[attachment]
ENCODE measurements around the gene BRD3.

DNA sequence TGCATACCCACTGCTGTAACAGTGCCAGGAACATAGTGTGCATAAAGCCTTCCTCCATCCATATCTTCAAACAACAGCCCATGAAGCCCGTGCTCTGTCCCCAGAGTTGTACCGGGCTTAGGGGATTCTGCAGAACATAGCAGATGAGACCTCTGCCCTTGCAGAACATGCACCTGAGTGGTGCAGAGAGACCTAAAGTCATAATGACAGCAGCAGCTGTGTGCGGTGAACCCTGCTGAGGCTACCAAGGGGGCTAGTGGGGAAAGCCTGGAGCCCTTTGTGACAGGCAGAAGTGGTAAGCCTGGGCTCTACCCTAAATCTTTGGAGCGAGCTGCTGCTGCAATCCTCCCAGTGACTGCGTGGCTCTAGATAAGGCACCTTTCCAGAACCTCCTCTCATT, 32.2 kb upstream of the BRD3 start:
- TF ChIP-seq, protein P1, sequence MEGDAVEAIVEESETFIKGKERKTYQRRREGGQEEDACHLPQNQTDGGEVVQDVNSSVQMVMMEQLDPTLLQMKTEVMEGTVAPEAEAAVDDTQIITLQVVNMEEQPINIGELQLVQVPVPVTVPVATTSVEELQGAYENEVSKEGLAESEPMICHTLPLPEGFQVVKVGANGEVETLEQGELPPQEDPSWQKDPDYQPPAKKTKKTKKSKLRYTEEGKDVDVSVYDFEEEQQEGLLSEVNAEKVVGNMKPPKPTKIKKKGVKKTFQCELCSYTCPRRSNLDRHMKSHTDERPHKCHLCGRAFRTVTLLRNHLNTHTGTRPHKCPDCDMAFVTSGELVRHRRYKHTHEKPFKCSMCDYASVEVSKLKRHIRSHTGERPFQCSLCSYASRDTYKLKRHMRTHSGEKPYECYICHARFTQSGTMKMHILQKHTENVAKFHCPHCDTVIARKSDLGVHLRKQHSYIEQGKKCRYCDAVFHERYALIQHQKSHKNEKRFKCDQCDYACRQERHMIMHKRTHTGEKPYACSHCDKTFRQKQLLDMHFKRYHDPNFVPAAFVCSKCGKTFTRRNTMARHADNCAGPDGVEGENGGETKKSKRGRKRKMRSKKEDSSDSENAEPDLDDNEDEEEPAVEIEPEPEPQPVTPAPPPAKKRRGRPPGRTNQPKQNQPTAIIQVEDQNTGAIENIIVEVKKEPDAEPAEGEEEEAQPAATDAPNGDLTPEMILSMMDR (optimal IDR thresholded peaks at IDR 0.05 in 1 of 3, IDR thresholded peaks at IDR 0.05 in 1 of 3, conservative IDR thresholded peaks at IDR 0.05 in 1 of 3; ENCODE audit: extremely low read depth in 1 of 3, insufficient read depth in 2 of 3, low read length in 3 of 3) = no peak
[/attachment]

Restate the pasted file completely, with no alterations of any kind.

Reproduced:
ENCODE measurements around the gene BRD3.

DNA sequence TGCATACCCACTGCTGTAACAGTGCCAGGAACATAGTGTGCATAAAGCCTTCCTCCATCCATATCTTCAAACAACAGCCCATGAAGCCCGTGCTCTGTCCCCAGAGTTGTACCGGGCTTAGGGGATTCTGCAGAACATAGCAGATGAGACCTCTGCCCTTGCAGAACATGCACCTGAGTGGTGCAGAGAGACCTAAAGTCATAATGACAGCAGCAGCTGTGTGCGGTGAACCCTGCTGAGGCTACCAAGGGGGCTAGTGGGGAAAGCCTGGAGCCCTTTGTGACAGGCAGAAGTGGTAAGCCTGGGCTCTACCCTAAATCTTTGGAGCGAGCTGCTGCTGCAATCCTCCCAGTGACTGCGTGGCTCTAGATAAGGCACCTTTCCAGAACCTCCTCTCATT, 32.2 kb upstream of the BRD3 start:
- TF ChIP-seq, protein P1, sequence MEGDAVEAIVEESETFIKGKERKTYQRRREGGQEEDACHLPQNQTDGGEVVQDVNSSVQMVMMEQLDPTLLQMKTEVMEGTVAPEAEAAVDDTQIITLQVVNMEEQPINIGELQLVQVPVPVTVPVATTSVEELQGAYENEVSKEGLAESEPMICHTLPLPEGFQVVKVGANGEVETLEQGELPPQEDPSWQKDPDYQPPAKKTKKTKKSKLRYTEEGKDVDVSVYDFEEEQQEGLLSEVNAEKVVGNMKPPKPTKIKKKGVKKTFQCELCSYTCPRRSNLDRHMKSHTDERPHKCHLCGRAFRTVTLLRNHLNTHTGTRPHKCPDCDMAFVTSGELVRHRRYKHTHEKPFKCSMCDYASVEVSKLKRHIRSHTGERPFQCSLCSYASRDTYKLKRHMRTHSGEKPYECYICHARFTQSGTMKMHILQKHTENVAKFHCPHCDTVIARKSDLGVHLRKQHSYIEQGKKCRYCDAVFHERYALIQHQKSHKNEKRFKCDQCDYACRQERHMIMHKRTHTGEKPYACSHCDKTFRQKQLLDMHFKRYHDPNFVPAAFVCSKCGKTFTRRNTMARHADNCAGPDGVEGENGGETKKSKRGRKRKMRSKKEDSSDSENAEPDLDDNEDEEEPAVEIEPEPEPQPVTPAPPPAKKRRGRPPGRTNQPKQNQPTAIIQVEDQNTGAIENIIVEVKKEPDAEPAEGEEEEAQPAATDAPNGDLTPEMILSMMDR (optimal IDR thresholded peaks at IDR 0.05 in 1 of 3, IDR thresholded peaks at IDR 0.05 in 1 of 3, conservative IDR thresholded peaks at IDR 0.05 in 1 of 3; ENCODE audit: extremely low read depth in 1 of 3, insufficient read depth in 2 of 3, low read length in 3 of 3) = no peak